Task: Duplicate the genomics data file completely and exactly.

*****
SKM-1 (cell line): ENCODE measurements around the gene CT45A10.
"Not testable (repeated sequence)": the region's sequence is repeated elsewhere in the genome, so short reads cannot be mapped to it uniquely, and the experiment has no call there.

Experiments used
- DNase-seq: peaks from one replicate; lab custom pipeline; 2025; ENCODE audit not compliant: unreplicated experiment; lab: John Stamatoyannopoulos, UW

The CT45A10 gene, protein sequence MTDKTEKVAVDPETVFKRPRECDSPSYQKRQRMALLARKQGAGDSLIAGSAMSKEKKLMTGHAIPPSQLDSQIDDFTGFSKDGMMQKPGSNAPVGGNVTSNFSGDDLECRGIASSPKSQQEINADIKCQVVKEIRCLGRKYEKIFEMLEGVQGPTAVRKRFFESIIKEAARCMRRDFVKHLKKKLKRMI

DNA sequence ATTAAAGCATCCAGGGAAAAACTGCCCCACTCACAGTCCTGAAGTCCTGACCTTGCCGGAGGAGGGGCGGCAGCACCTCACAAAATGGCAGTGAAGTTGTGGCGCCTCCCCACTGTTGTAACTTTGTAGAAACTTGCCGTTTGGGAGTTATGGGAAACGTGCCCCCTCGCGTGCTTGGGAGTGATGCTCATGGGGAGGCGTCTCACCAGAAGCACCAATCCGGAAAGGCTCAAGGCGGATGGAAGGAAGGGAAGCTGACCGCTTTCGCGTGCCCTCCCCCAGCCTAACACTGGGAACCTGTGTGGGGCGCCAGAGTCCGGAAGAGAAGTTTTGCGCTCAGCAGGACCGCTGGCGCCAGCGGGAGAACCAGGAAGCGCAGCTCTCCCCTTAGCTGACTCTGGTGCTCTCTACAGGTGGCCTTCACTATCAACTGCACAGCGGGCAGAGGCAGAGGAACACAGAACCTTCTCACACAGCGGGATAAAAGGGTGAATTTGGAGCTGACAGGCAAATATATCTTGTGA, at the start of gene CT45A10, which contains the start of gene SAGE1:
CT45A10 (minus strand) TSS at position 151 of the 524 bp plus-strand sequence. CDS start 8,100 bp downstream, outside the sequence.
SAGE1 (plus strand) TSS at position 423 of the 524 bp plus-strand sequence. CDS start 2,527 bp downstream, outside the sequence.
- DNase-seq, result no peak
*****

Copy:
SKM-1 (cell line): ENCODE measurements around the gene CT45A10.
"Not testable (repeated sequence)": the region's sequence is repeated elsewhere in the genome, so short reads cannot be mapped to it uniquely, and the experiment has no call there.

Experiments used
- DNase-seq: peaks from one replicate; lab custom pipeline; 2025; ENCODE audit not compliant: unreplicated experiment; lab: John Stamatoyannopoulos, UW

The CT45A10 gene, protein sequence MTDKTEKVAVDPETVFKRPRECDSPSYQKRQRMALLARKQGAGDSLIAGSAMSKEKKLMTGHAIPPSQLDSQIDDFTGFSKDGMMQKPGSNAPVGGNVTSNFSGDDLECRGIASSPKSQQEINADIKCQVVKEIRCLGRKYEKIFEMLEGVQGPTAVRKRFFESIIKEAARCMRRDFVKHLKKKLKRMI

DNA sequence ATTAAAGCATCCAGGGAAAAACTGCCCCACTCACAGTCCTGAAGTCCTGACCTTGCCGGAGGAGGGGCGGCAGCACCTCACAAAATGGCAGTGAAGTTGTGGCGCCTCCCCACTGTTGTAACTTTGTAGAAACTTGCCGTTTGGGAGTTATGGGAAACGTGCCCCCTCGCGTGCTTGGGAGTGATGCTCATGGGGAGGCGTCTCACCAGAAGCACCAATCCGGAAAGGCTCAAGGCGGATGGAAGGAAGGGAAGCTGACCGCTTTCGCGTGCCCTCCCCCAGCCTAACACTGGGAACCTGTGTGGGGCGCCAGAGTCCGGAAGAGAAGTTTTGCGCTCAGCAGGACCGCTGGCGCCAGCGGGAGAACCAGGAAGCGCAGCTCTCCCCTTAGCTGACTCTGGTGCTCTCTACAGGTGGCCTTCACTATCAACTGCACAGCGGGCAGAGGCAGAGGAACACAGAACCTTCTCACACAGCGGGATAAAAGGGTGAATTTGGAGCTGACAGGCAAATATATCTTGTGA, at the start of gene CT45A10, which contains the start of gene SAGE1:
CT45A10 (minus strand) TSS at position 151 of the 524 bp plus-strand sequence. CDS start 8,100 bp downstream, outside the sequence.
SAGE1 (plus strand) TSS at position 423 of the 524 bp plus-strand sequence. CDS start 2,527 bp downstream, outside the sequence.
- DNase-seq, result no peak